But if you have done this on a Thomson holiday, prepare to be directed to a new travel agent. Britain's biggest holiday company has built up a mailing list of people who have filled in a "customer satisfaction questionnaire" on their holidays in recent years. This week, the database was put to use when half a million households were sent mailshots urging people to change their travel agent - in my case, recommending that I try one 200 miles away.
The "Thomson Preferred Agent" is Miss Ellie's International of Heaton Chapel, in Greater Manchester. No doubt it is a fine agency. But I like my local branch of Going Places; the agency is staffed with friendly, capable people, and it has the great advantage of being on my cycle route to and from work. In the last few years I have booked holidays through them, with Going Places' parent company, Airtours; with another big operator, First Choice; and, on several occasions, with Thomson.
Given that I have spent about pounds 2,000 on its holidays through Going Places in the last three years, why should Thomson want me to move? Is it because I will get better service from the staff in Manchester, or is it simply that Miss Ellie's International sells more Thomson holidays? I look forward to hearing from the company.
Going Places may also wish to respond over the way that its customers are being poached by its arch-rival Thomson. And you may wish to consider whether or not to fill in one of those customer service questionnaires, given that it may lead to unsolicited mail directing you 200 miles away.
In a spirit of encouraging competition, I shall be paying a visit to Miss Ellie's International in the next couple of weeks. So far, the best deal to reach it is on Virgin Trains, for pounds 19 return. I wonder if there's anything cheaper? It's at times like this that you need a good travel agent.
NIC STUBBS, of Northampton, had a less happy experience with a branch of Going Places. Referring to last week's story about airlines pretending that taxes will rise from Monday, he writes: "If you think airlines are being sneaky about price rises, Going Places are pretty blatant about it. Last week I went to book a return flight for one from Birmingham to Dublin, for the end of April. I was quoted a reasonable price of pounds 70, plus pounds 10 tax and pounds 1 SAR (whatever that is).
"Then the assistant said `Oh, that comes to less than pounds 100, so we charge you pounds 10 extra.' I went to an independent travel agent the following day and booked my flight without any surcharge.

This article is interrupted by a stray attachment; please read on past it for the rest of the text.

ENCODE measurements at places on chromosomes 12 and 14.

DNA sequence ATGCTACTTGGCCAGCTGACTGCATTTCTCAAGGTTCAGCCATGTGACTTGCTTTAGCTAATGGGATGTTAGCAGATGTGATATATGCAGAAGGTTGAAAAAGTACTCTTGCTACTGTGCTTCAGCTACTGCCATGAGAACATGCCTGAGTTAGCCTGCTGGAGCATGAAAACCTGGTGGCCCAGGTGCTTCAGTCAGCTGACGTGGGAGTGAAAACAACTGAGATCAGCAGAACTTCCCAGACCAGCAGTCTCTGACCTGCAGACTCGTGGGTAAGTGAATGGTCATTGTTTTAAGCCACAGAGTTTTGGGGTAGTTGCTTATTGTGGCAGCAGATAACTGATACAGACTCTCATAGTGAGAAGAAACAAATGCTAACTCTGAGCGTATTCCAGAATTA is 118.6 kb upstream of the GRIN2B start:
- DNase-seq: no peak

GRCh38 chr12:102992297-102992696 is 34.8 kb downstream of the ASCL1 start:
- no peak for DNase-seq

"I can appreciate that they may not have made a huge amount from my booking at either travel agent, but I know which one I shall do business with in the future."
Mr Stubbs also hints that the second agent may have been rather more knowledgeable: "The independent travel agent knew the code for Dublin airport without having to ask me."
The code in question is the tricky-to-remember DUB.
FIVE MONTHS from tonight, expect wailing from cigarette and drink manufacturers. Duty-free sales on intra-EU flights and ferries come to an end on 30 June. The demise of duty-frees within Europe influenced P&O Stena Line's decision to end the ferry link between Newhaven and Dieppe. As Gerard Gilbert predicted in these pages last month, the plug has now been pulled and the last ship will sail tomorrow.
Happily, a rival ferry company thinks it can make a go of the historic route. Hoverspeed (0990 240241) starts a summer-only service on 10 April.
This is excellent news for eclipse fans, who will be able to watch the sun's disappearance on 11 August from Normandy The ferry is already booked for that date, but three- and five-day return tickets are available.
I'd love to view the eclipse from west Cornwall instead, but Great Western Trains yesterday said it was still unable to take bookings for the event. The train operator said Railtrack has not yet revealed what services it will allow to Penzance& in August.Reuse content